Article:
Once upon a time, I would have told clients that a sitemap was a list of all content on their site. I am older and wiser now. If you need a list of content on your site, you’re interested in a content inventory.

The content inventory documents all content types. If you have downloadable files on your site with extensions like PDF, XLS, DOC, RTF, TXT, EXE, ZIP, or RAR, your content inventory will show that it exists. Add in a content analysis component to your content inventory, and you’ll get a feeling as to whether that content serves you, your audience, and whether to keep, archive, or discard that content. The content inventory is a lovingly produced deliverable with information architecture, content strategy, and content management input. It might also reflect user experience, search engine marketing, and designer input . What begins as a look back, however, is not a snapshot in time. If you produce a content inventory of what you have, you can begin to plot an ongoing content inventory. And the better your content inventory, the better your sitemap! How, you ask?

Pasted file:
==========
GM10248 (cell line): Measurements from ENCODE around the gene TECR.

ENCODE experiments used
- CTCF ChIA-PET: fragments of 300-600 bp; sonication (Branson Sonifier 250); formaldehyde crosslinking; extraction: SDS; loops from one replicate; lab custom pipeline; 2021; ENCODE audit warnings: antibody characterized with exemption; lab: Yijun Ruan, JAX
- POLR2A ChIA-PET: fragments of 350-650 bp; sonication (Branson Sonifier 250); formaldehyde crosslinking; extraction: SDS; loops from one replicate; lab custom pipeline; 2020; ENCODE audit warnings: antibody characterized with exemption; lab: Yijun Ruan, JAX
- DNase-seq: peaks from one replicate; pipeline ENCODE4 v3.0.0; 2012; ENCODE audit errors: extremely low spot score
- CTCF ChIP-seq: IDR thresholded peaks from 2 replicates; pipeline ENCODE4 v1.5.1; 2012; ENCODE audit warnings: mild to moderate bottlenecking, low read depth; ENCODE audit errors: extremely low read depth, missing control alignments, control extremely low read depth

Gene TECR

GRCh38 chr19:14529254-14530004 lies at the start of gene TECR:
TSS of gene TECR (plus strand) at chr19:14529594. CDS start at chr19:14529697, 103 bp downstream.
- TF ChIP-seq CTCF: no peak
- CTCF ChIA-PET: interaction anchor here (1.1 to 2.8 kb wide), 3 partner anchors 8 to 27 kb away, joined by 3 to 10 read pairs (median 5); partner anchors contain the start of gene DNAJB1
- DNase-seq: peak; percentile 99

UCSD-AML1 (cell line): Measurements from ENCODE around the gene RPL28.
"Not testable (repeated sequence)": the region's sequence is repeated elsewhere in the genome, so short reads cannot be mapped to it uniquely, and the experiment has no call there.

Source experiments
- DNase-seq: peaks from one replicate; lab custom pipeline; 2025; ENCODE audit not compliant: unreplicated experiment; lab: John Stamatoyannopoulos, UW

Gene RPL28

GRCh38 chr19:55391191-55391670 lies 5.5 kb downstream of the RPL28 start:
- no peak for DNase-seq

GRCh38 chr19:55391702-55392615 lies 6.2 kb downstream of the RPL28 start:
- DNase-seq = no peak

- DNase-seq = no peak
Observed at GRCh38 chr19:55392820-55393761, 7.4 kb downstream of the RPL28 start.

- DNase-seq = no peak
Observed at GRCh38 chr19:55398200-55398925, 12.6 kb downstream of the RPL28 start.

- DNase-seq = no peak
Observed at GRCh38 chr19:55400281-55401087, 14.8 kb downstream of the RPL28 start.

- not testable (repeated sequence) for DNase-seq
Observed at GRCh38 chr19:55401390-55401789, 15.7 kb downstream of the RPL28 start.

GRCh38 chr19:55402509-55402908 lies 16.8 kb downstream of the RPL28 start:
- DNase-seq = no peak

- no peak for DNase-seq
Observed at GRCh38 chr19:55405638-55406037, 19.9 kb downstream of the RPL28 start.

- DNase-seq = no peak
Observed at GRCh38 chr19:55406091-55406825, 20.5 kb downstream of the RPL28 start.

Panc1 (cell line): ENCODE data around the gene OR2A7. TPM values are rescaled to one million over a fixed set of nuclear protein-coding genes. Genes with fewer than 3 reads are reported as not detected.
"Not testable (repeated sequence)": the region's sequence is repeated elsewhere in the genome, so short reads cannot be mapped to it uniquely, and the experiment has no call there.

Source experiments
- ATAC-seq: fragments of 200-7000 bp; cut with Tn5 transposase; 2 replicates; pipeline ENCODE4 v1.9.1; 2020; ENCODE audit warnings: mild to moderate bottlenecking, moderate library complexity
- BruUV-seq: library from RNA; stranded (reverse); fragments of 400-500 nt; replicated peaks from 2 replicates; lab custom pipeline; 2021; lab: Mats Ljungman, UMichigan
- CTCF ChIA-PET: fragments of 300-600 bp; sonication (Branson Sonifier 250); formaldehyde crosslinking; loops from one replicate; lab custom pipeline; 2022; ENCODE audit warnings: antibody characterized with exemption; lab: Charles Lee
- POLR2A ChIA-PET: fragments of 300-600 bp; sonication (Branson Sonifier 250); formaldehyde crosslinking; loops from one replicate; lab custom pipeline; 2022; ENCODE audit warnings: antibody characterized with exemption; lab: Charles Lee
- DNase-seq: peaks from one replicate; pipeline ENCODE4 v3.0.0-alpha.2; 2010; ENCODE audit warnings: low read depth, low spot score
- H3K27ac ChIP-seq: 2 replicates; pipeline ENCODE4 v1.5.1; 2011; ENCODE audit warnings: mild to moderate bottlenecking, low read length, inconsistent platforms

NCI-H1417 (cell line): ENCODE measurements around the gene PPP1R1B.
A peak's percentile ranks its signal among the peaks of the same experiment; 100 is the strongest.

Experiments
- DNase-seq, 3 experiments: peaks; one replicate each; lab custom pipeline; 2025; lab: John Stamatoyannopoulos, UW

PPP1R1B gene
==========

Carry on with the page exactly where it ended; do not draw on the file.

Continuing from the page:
The sitemap documents a structure for your website. That means it might not have every case study, news release, podcast, or webinar mapped out. It also might, but even if all the sitemap reflects is thought on where these content types could go, the content inventory has been a supporting model for the sitemap. Additionally, a content inventory with information architecture numbering can often be directly produced into the visual hierarchy so often preferred when reviewing a website structure. So why, then, must we produce wireframes?

The wireframe documents the interplay between pages, content, and features. This is where your user experience and information architect experts really get their hands dirty. They hash out with the content strategists what a page will do and how it will do it. And yet, the wireframe is an illustration of what will exist, it doesn’t show how visually stunning your site will be and how your users will truly experience your website in the end. That’s for the user experience experts and designers to dig in…

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